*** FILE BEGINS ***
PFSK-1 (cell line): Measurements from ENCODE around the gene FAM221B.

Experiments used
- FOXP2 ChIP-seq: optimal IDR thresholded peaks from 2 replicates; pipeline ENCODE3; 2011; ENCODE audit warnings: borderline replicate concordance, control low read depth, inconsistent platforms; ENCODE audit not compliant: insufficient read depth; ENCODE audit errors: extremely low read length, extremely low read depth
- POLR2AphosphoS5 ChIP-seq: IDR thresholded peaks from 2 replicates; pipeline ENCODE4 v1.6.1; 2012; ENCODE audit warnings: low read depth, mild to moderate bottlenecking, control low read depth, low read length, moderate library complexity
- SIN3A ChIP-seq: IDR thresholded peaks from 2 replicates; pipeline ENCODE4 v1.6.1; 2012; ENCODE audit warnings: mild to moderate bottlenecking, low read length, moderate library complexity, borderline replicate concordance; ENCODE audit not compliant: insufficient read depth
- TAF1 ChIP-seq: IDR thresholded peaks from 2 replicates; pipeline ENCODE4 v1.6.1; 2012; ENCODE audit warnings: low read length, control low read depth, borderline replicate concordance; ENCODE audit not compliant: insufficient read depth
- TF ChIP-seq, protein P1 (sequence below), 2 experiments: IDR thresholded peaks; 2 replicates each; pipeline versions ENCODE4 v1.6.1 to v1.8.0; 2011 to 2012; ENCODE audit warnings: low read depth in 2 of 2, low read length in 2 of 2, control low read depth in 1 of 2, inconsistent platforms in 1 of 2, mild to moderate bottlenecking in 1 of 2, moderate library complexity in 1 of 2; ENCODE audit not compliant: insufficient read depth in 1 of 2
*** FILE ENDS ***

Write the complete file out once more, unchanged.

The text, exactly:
PFSK-1 (cell line): Measurements from ENCODE around the gene FAM221B.

Experiments used
- FOXP2 ChIP-seq: optimal IDR thresholded peaks from 2 replicates; pipeline ENCODE3; 2011; ENCODE audit warnings: borderline replicate concordance, control low read depth, inconsistent platforms; ENCODE audit not compliant: insufficient read depth; ENCODE audit errors: extremely low read length, extremely low read depth
- POLR2AphosphoS5 ChIP-seq: IDR thresholded peaks from 2 replicates; pipeline ENCODE4 v1.6.1; 2012; ENCODE audit warnings: low read depth, mild to moderate bottlenecking, control low read depth, low read length, moderate library complexity
- SIN3A ChIP-seq: IDR thresholded peaks from 2 replicates; pipeline ENCODE4 v1.6.1; 2012; ENCODE audit warnings: mild to moderate bottlenecking, low read length, moderate library complexity, borderline replicate concordance; ENCODE audit not compliant: insufficient read depth
- TAF1 ChIP-seq: IDR thresholded peaks from 2 replicates; pipeline ENCODE4 v1.6.1; 2012; ENCODE audit warnings: low read length, control low read depth, borderline replicate concordance; ENCODE audit not compliant: insufficient read depth
- TF ChIP-seq, protein P1 (sequence below), 2 experiments: IDR thresholded peaks; 2 replicates each; pipeline versions ENCODE4 v1.6.1 to v1.8.0; 2011 to 2012; ENCODE audit warnings: low read depth in 2 of 2, low read length in 2 of 2, control low read depth in 1 of 2, inconsistent platforms in 1 of 2, mild to moderate bottlenecking in 1 of 2, moderate library complexity in 1 of 2; ENCODE audit not compliant: insufficient read depth in 1 of 2